Yesterday I started reading Pastrix by Nadia Bolz-Weber. I only read the first chapter, mulling and reflecting over her words, thinking about my call and whether it is different in any way from when I started, through the last five years in Northeastern BC, to now at a big city church on the edge of the urban reserve.
“In 1992, when I started hanging out with the “rowing team,” as I began to call them, I was working at a downtown club as a standup comic. I was broken and trying to become fixed and only a few months sober. I couldn’t afford therapy, so being paid to be caustic and cynical on stage seemed the next best thing. Plus, I’m funny when I’m miserable.”
“It isn’t exactly uncommon. If you were to gather up all the world’s comics and then remove all the alcoholics, cocaine addicts, and manic depressives you’d have left … well … Carrot Top, basically. There’s something about courting the darkness that makes people see the truth in raw, twisted ways, as though they were shining a black light on life to illuminate the absurdity of it all. Comics tell a truth you can see only from the underside of the psyche. At its best, comedy is prophesy and societal dream interpretation. At its worst it’s just dick jokes.”
“I am not the only one who sees the underside and God at the same time. There are lots of us, and we are at home in the biblical stories of antiheros and people who don’t get it; beloved prostitutes and rough fishermen. How different from that cast of characters could a manic-depressive alcoholic comic be? It was here in the midst of my own community of underside dwellers that I couldn’t help but begin to see the Gospel, the life-changing reality that God is not far off, but here among the brokenness of our lives. … “
The words lay heavy in my head. I reflected on mental illness, at least a couple within the family, even more in my congregations, countless in the community beyond the doors of this city church. I thought back to the time I glanced over the edge of it almost a year ago. I questioned how I, as a minister who pastors, could be the instrument of God’s light and peace in those moments of encountering those in despair. Bolz-Weber’s book/words hold the promise of hope and help for me as servant to others labouring along life’s paths.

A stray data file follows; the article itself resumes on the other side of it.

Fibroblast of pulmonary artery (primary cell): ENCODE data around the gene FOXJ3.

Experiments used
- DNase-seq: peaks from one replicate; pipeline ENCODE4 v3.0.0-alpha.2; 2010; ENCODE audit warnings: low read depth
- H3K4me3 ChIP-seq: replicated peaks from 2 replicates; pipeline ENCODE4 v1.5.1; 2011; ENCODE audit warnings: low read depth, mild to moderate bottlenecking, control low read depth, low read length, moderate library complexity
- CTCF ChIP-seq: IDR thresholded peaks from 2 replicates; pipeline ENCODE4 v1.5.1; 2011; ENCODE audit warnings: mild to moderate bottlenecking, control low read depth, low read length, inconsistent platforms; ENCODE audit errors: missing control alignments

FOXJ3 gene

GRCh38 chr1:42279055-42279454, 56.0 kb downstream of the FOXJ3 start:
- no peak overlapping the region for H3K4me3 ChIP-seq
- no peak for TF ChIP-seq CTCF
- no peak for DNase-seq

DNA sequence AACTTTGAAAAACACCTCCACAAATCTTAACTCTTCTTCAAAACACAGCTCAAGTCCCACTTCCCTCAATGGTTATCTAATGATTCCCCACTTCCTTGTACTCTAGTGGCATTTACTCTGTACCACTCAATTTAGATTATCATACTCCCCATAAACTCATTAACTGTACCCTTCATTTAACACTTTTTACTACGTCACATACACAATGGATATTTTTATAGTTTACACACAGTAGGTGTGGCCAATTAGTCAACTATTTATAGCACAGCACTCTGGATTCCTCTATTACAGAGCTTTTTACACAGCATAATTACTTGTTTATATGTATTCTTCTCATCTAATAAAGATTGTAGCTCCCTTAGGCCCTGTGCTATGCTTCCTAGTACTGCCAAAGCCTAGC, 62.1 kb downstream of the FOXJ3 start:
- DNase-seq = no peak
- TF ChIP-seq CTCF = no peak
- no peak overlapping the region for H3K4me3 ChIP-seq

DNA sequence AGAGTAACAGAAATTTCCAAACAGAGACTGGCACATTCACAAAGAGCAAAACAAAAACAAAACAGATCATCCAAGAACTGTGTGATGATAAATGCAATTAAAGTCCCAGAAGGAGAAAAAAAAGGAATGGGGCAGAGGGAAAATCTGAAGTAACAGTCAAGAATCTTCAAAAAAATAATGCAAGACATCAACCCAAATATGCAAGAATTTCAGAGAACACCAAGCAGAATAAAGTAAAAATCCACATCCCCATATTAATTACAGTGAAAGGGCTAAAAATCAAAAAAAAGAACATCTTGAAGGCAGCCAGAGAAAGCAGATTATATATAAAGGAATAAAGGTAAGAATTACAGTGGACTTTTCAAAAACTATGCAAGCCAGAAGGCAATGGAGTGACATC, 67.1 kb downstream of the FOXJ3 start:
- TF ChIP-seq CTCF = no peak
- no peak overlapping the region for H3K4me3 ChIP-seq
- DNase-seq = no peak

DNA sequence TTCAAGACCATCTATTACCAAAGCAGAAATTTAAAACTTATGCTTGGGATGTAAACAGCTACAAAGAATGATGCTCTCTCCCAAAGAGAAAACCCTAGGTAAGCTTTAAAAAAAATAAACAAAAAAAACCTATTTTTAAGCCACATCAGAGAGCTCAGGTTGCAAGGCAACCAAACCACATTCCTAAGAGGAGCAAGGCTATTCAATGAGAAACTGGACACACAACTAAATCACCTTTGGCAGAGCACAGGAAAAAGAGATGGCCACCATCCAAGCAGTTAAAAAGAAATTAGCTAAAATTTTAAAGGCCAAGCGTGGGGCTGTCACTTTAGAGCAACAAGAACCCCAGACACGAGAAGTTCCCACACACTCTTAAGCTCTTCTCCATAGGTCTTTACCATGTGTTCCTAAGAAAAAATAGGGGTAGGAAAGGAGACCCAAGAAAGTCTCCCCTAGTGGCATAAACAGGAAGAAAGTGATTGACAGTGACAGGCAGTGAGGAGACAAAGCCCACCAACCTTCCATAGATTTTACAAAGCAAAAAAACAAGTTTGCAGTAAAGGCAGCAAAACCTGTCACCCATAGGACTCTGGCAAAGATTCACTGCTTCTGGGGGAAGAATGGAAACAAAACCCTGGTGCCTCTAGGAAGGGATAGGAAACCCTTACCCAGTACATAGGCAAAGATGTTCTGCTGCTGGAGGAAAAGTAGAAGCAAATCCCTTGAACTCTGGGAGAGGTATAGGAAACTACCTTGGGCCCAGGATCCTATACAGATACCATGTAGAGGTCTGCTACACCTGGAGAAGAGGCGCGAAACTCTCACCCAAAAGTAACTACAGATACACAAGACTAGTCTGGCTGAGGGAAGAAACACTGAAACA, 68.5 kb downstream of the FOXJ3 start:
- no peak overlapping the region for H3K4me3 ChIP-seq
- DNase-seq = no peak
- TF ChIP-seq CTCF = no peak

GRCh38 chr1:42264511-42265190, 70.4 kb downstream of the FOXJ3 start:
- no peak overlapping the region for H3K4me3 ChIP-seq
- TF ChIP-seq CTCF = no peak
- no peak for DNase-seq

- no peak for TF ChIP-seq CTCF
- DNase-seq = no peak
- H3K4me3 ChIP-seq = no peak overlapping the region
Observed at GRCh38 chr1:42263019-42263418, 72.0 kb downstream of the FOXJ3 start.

25 Did I not weep for those whose day was hard?
Was not my soul grieved for the poor?
26 But when I looked for good, evil came;
and when I waited for light, darkness came. Job 30:25-26
PS – Coincidences can be a blessing and a curse. Not an hour after closing the pages of Pastrix on the first chapter, sitting down to a meal with family, comes the heartbreaking news of the suicide of Robin Williams. Heartbreakingly weird, I just read about comics, and addicts, and depression in a search to be a better servant to the people I am called to serve. It was a punctuation mark that drenched me in sadness. Robin Williams, no less and none greater – A genius dwelling in darkness who brought light and laughter to millions. A father who read The Lion, the Witch, and the Wardrobe to his children. An actor who could be chaos and compassion in a shining super nova of brilliance.
“You know what music is? God’s little reminder that there’s something else besides us in this universe; harmonic connection between all living beings, everywhere, even the stars.” – August Rush, 2007
“You will have bad times, but they will always wake you up to the stuff you weren’t paying attention to.” – Good Will Hunting
“Death is nature’s way of say ‘Your table is ready.'”
What an eschatological thing to say Mr. Williams, welcome to the banquet. God’s love and peace bless and keep you now forever.